What's New Update
This update covers:
- A summary of the new Government's announced ppolicies for employment law
With the new Labour Government in office, many areas of employment law have undergone significant developments. The new Government has already moved through substantial changes and announced policies to initiate further advancements to employment law. The changes and proposed developments are as detailed below.
The Government intends to restore film and television workers’ rights to engage in collective negotiations.
In 2010 the Employment Relations Act was amended to classify film workers as independent contractors. As such, they could not be afforded the protections and benefits that arise from employee status - in this instance the right to engage in collective bargaining. The amendment reversed the Supreme Court’s judgment in Bryson v Three Foot Six Limited which stated it was the ‘real nature of the relationship rather than what the parties stated’ which determined whether a worker was an employee or an independent contractor.
The Minister for Workplace Relations has confirmed this former position will not apply. Workers will remain contractors, but the development is they will now have the right to bargain collectively. This new law may also have a wider application to include workers engaged in short term contracts and casual workers.
A new bill has amended the Parental Leave and Employment Protection Act 1987. Paid parental leave has now increased to 22 weeks commencing July 2018 and to 26 weeks from July 2020. The issue of shared parental leave will also be put forward as part of a wider employment amendment bill, allowing it to go to select committee for consultation. Extended leave remains the same at 52 weeks (including any paid leave).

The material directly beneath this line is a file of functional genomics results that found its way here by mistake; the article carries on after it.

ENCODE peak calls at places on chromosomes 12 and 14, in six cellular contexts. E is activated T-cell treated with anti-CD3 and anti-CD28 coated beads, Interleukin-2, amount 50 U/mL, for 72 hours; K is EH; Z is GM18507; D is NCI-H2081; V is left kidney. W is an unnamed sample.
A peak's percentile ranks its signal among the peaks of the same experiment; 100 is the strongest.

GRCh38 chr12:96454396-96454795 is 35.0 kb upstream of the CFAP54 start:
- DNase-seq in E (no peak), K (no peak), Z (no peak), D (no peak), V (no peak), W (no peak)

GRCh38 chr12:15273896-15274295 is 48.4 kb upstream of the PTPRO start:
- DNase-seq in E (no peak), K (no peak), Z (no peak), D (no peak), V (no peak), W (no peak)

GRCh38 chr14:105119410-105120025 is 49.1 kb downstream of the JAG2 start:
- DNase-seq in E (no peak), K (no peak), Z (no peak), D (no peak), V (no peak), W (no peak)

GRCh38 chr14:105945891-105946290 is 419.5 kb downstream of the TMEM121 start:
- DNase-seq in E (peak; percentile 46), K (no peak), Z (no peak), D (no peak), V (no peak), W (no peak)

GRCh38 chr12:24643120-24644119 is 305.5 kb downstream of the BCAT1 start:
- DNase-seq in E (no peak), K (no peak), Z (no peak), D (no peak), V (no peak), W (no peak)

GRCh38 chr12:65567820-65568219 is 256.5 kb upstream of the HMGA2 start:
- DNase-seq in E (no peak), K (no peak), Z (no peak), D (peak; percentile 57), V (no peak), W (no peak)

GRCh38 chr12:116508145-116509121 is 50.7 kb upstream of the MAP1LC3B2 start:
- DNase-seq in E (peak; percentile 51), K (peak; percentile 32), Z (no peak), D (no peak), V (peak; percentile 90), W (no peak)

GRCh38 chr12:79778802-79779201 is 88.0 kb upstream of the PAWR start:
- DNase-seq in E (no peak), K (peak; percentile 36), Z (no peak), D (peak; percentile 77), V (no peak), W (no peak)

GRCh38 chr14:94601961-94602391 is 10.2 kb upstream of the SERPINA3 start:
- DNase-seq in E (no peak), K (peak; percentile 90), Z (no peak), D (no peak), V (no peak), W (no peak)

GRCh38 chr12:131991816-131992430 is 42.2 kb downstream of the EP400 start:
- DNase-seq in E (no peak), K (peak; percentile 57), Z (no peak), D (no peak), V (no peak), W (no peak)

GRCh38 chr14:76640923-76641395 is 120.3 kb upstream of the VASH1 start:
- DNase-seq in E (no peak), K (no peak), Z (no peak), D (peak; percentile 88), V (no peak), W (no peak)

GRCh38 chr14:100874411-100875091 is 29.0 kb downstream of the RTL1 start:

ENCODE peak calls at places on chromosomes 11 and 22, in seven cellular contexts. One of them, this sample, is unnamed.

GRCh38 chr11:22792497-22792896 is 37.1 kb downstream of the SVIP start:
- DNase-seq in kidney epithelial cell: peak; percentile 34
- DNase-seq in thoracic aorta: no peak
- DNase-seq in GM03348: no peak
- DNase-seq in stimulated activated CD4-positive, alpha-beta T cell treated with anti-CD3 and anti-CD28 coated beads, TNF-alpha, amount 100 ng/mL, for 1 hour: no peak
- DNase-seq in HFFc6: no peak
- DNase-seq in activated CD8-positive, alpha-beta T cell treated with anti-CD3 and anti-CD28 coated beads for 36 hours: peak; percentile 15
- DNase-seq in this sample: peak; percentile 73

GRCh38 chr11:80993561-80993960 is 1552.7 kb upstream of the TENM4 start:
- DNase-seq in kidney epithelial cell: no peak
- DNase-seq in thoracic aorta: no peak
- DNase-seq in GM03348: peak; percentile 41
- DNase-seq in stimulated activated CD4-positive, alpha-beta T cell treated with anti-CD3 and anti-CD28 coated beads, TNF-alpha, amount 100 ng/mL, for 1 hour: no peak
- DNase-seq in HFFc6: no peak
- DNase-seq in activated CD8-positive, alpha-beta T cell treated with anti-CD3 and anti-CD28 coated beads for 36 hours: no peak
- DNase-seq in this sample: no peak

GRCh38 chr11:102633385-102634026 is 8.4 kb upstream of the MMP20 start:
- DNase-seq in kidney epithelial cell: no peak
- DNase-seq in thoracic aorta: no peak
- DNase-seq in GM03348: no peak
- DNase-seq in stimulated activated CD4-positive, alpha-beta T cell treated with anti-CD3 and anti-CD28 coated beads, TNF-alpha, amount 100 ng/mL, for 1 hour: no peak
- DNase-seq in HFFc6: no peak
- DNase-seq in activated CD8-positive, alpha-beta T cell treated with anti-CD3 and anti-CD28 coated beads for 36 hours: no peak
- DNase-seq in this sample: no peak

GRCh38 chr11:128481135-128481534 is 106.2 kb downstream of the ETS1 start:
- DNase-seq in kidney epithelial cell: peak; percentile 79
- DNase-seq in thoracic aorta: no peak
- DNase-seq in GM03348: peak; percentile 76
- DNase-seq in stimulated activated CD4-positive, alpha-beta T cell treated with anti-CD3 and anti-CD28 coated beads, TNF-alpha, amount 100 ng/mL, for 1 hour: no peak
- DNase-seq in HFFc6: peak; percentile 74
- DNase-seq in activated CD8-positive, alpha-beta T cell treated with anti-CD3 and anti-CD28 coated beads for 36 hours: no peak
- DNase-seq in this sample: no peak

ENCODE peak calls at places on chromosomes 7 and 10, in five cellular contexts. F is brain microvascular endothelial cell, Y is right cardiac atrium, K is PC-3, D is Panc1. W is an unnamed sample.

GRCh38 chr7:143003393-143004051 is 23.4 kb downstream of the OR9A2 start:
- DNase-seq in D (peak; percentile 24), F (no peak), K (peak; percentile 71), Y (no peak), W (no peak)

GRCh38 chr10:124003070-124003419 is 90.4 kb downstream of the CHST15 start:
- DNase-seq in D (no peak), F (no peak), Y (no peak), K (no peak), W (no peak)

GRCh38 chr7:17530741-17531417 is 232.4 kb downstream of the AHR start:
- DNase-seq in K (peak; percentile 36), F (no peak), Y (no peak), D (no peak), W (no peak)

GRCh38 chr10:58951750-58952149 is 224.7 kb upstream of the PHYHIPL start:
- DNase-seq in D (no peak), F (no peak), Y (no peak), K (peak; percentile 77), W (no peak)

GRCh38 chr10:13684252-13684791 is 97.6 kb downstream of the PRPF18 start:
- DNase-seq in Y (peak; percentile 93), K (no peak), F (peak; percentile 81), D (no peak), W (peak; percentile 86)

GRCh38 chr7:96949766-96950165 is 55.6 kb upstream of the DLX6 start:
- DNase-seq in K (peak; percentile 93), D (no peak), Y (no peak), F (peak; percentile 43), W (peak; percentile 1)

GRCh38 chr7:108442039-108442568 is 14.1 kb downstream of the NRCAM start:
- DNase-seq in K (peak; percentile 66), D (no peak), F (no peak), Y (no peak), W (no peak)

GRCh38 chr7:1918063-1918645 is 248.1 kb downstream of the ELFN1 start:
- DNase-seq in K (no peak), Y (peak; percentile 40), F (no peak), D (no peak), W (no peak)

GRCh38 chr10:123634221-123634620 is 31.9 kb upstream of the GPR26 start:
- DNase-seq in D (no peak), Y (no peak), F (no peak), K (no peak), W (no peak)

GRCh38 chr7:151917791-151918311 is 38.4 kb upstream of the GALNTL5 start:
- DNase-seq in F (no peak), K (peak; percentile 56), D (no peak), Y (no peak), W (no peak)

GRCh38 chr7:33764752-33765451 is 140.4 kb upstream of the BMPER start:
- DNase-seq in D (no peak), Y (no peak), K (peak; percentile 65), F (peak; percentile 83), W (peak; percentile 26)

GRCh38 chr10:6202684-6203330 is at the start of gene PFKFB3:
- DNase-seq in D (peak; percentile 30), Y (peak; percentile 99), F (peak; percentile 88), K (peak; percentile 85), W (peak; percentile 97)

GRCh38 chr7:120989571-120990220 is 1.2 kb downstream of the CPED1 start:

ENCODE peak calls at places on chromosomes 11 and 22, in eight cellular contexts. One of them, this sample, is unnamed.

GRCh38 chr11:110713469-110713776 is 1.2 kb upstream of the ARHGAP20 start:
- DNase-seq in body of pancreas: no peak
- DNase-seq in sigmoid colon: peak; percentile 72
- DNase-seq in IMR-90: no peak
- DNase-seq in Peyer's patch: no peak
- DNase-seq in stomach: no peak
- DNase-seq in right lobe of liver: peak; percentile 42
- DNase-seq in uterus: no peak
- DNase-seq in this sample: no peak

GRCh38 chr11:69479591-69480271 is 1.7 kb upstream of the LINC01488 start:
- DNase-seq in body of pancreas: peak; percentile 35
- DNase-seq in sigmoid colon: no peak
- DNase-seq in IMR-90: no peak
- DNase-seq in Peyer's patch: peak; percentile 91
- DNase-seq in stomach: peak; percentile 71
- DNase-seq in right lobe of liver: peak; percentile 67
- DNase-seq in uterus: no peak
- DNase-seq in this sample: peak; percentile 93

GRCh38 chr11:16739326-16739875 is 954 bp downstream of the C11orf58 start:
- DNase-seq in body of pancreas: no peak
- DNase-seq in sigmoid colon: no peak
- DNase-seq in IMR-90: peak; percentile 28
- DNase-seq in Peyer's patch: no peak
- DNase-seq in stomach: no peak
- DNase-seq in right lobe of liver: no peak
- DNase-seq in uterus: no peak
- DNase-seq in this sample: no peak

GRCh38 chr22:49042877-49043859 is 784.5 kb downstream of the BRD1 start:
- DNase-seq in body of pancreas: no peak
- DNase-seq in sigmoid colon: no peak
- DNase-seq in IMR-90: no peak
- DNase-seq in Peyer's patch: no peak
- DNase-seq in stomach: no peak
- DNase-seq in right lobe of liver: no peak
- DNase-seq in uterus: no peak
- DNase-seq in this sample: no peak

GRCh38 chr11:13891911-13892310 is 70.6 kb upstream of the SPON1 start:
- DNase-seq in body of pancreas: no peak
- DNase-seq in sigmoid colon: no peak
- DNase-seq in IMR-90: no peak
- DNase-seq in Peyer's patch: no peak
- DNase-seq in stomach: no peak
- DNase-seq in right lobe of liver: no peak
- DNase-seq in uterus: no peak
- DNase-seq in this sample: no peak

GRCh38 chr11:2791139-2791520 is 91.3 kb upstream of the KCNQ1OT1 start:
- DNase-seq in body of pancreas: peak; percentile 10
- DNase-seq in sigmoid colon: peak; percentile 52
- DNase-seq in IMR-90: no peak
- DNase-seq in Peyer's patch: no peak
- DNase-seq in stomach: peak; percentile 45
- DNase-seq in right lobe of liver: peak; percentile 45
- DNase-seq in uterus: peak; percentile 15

Currently employers can essentially dismiss an employee during a 90-day trial period for any reason. This will be repealed and replaced with a new system. According to the new Government this means an employer who wishes to dismiss an underperforming employee will have to explain why.
The possible development is employers may have to show they have fairly reached a substantial justification for a dismissal.
Claims will be pursued in a newly created body. The employer will not have the right to appeal the decision of the new body.
Questions arise as to how dismissals will fit within existing employment law. Since an employer has no right to appeal to a higher body, case law cannot develop under the new system. It is hoped the system would be regulated by statute, otherwise outcomes could be inconsistent.
There is also a question of jurisdictional issues such as whether claims can be pursued either in this new body or the Employment Relations Authority and the Employment Court.
The end result could be a trial period is effectively pointless and employers are better off not using them.
The landmark pay equity decision of Service and Food Workers Union Inc and Bartlett v Terranova Homes demonstrated that the Equal Pay Act 1972 goes beyond ensuring men and women received the same pay for the same work. The case concerned the interpretation of the Equal Pay Act in relation to Ms Bartlett and found women in caregiving roles were paid less than their work would have been worth had it not been traditionally dominated by female workers. This decision was upheld by the Court of Appeal and leave to appeal to the Supreme Court was denied.